Maran Brang Seng
|Maran Brang Seng|
Hpakant, Frontier Areas, British Burma
|Died||30 August 1995
Kunming, Yunnan, China
|Alma mater||Kachin Baptist School
|Known for||Chairman, Kachin Independence Organization (KIO)|
Mr Maran Brang Seng
Born in 1930 in Hpakan, Kachin State, Myanmar (Burma); educated in Kachin Baptist School, Myitkyina; entered Rangoon University in 1952 and obtained a BA and a BEd in 1955. Brang Seng was Burma's delegate to the YMCA to Singapore in 1957; headmaster of Myitkyina Baptist school 1957–60 and its principal 1961–63. In 1963 he went underground with Kachin Independence Organization. He led the first Kachin rebel delegation to China in 1967 and was Chairman of KIO since 1975. Made peace with the Communist Party of Burma in 1976 and led the delegation of National Democratic Front to the CPB's Panghsang headquarters in March 1986. He left Kachin State in late 1986 to travel abroad. He became vice chairman of Democratic Alliance of Burma on 18 November 1988 and was attached to its headquarters at Manerplaw on the Thai−Burma border until KIO made peace with Rangoon in April 1993. He suffered a stroke on 21 October 1993 in Kunming, Yunnan and died on August 8, 1994.
|Chronology of Peace-talks|
|1st Talk:1980 (Shammed)|
|2nd Talk:1986 (Shammed)|
|3rd Talk:1988 (Interrupted by the Democracy Movement).|
|4th Talk:1994 (Cease-fire agreement was signed, it has been 13 years).|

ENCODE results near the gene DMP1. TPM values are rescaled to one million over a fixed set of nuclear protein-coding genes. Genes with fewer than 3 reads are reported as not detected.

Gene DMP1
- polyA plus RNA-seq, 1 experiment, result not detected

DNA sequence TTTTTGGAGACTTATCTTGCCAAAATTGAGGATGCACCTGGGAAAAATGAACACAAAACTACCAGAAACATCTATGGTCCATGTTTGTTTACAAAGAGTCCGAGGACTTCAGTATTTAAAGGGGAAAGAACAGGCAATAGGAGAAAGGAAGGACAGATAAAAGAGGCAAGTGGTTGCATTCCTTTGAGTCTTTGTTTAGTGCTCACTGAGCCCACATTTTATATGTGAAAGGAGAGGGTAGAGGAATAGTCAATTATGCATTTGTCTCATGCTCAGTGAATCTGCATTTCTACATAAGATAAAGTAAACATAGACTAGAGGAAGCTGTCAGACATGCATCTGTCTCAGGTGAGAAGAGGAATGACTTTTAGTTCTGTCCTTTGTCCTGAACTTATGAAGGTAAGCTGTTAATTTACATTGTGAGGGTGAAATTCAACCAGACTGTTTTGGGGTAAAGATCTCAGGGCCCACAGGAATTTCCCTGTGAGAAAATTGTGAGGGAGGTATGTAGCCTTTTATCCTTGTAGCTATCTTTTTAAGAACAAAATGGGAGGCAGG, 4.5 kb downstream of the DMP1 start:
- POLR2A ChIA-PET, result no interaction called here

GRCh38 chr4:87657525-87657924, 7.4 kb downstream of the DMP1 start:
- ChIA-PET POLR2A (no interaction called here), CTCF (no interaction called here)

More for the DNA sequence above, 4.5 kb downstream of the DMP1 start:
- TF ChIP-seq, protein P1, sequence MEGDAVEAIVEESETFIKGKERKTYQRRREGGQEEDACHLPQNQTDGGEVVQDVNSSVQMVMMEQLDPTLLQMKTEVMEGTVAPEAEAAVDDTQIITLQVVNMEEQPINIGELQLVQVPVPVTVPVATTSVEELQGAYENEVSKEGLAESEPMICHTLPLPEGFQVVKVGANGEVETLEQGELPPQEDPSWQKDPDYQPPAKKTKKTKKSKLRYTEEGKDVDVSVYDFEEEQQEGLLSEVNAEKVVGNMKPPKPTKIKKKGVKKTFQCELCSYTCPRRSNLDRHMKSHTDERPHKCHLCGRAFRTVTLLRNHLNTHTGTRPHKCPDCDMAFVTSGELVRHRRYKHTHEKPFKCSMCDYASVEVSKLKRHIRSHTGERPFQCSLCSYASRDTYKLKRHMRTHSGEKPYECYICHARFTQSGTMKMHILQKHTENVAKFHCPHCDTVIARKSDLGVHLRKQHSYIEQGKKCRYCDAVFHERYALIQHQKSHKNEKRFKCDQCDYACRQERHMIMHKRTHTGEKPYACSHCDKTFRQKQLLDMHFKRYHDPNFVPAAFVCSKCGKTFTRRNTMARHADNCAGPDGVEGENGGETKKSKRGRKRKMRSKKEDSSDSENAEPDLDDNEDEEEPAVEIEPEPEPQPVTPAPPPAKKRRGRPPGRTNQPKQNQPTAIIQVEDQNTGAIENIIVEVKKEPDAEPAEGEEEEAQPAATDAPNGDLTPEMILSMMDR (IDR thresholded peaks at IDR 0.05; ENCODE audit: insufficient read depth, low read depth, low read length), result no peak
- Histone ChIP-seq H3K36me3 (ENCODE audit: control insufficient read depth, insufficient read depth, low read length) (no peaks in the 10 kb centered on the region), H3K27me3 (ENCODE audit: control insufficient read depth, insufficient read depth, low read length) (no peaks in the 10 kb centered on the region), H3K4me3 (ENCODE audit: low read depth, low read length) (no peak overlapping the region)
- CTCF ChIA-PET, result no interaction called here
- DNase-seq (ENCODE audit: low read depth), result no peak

Maran Brang Seng for Kachin people
Maran Brang Seng, the leader among the Kachin people for most of the last thirty years when he died on 8 August 1994 was Chairman of the Kachin Independent Organization Central Committee (KIOCC) and president of Kachin Independent Council (KIC), the nation has suffered an great loss and was deprived of a man of great eminence and scholarly persuasion. He had showed great commitment in adhering to the peace-making process.
He has unveiled a vision of Kachin people from the darkness to the light. His service to the nation will be remembered for eminent Freedom Moment. He was one of the champions of civil liberties and democratic rights. After all he led his people during turbulence and tragedy in a period that was unmatched in Kachin history.
Kachins always had an ancient homeland. Their ability to integrate and mutually accommodate, both politically and culturally, is age-old. What post-independence Burma denied them was the political self-determination which they had fully enjoyed through World War II.
Lack of self-determination rights led to blocking the progress in Kachin State and the call for reform went out. Brang Seng was one of the leaders of such reform. When the army of the Union of Burma, the Union's presumed protector, turned instead into usurper of citizen's freedom and rights, military engagement became inevitable.